For those that have not played the first part of the Deponia trilogy (at least the first two instalments out so far), they are point and click game where you find hidden objects and solve puzzles with beautiful graphics, witty humour and avery interesting story. You main character is Rufus, grubby, delusional, self-centred, clumsy (except when he is stealing) and generally quite an unpleasant fella. Rufus lives on a planet called Deponia and it is literally a dump filled with rubbish, so for a find a hidden object game, it is in essence a paradise.
If you have played the first part, you probably liked Deponia, right? Well, maybe, apart from the slow pace and the long, long puzzles….The second instalment of the trilogy, Chaos on Deponia, is an improvement on those little annoyances while keeping all that we loved in the first Deponia. However, there are still too many long meaningless pieces of dialogue. Sometimes initially they are just a bit of fun, but they do become annoying when you hear the same thing over and over again (for example when you click on the wrong thing and you hear a funny comment, but you do end up clicking on a lot of wrong places and you hear the same comment quite a few time and it gets annoying).
The game starts with a tutorial. Boring, right? Well, actually, it is one of the most amusing ones I have seen in awhile. Considering I have already played the game and I thought I really did not need a tutorial, it is very witty and you can skip some if you want, but I found it so funny that I did it anyway. After that you can embark on the great adventure to save the world, the love of your life and meanwhile be your (Rufus’s) usual self, rummaging through everyone’s stuff (and rubbish), stealing things and generally getting into trouble.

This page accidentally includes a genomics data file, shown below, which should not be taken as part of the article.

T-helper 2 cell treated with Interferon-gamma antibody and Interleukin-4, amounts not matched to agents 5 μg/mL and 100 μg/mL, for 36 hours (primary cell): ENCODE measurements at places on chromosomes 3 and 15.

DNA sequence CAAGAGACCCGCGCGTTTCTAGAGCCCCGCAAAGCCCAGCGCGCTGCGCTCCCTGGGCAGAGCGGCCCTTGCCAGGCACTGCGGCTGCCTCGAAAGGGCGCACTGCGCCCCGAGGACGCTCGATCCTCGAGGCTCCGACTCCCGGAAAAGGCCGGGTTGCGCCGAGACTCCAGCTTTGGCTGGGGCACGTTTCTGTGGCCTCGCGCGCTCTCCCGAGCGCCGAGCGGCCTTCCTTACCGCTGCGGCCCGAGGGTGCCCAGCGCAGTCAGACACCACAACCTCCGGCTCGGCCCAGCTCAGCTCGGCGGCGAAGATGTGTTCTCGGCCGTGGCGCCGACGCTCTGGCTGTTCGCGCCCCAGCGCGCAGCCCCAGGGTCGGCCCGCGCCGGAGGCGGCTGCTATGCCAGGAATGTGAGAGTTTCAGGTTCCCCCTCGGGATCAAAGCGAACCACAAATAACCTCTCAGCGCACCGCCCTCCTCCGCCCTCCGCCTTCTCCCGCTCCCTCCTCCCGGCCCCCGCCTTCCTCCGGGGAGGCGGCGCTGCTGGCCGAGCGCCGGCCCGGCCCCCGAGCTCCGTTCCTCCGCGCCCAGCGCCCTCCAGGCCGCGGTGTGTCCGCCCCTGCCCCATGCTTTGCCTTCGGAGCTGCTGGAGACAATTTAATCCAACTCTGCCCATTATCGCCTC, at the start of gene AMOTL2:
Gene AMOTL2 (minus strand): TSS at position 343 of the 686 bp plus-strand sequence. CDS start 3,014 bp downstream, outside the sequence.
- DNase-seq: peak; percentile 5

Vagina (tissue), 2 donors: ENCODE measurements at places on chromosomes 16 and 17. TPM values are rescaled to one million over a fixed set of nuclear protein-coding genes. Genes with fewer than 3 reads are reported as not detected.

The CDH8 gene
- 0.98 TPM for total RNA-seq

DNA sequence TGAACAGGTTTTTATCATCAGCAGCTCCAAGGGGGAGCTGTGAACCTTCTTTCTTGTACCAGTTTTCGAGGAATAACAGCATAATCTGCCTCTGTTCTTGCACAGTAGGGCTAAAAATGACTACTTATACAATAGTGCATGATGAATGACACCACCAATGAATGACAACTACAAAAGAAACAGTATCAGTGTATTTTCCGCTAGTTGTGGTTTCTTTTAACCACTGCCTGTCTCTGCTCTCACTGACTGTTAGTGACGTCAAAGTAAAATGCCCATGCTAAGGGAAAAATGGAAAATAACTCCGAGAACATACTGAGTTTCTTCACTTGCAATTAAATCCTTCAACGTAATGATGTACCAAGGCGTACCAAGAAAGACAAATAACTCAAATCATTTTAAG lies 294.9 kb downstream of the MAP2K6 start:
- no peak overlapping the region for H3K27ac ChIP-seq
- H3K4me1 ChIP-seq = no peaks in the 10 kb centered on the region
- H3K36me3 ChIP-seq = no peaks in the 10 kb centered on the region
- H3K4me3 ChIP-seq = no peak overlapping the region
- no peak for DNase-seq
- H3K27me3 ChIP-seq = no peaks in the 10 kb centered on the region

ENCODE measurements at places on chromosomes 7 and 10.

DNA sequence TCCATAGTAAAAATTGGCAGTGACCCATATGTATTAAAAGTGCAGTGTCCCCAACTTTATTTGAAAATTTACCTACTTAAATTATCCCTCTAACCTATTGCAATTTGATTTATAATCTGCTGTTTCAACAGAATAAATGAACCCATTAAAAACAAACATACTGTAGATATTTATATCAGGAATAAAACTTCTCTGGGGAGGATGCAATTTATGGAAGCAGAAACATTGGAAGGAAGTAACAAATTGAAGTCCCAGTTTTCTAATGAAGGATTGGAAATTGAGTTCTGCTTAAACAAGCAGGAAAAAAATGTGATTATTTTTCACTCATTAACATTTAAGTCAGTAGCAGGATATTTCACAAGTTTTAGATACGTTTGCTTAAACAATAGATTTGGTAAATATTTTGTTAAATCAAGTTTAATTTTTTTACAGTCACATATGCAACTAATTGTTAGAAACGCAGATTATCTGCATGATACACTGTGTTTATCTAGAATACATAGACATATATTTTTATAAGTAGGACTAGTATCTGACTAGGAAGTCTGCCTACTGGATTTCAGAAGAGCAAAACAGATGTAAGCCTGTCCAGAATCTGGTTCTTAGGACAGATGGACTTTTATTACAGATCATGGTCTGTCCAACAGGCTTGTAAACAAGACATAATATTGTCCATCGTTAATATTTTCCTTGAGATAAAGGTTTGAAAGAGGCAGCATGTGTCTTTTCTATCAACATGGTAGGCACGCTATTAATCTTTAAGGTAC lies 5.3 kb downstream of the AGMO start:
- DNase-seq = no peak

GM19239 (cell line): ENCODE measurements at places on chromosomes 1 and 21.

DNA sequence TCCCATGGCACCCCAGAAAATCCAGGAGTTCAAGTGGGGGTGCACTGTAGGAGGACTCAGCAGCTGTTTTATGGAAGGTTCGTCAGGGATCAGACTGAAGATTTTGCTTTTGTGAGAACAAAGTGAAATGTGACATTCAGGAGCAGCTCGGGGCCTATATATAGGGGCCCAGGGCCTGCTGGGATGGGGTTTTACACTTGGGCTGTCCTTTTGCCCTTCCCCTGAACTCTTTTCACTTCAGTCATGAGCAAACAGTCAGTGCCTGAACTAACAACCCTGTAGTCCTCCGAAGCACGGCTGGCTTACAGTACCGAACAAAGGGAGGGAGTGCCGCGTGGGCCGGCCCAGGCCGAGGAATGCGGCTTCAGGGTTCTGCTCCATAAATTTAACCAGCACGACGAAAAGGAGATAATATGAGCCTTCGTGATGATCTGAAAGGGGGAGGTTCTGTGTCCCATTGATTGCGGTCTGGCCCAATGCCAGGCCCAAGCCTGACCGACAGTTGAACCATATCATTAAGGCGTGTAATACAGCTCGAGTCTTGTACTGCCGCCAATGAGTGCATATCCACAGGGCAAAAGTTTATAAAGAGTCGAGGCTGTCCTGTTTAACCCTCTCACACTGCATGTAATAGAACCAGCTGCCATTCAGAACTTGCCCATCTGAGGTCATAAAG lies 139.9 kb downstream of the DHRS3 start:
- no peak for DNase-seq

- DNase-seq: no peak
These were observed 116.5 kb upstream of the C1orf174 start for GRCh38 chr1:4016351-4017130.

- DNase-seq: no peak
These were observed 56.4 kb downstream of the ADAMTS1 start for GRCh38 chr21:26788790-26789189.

There is a quick recap of the most important things that happened in the first part so you can actually start playing the game from Chaos on Deponia. The puzzles are still challenging but there is an improvement on the number of steps needed to complete to solve a puzzle. It is a lot more straightforward, if that is a term you can use for a world which is essentially an inhabited dump.
A lot of the characters from the first instalment of Deponia are here as well (including the brilliant Goal), but our anti-hero manages to damage her memory implants again and has a massive task on his hands in trying to restore her and save Deponia.
If I try to explain more about the game I will be risking to spoil some of the twist and turns of the story but is definitely worth the play.
8 hidden objects, found out of 10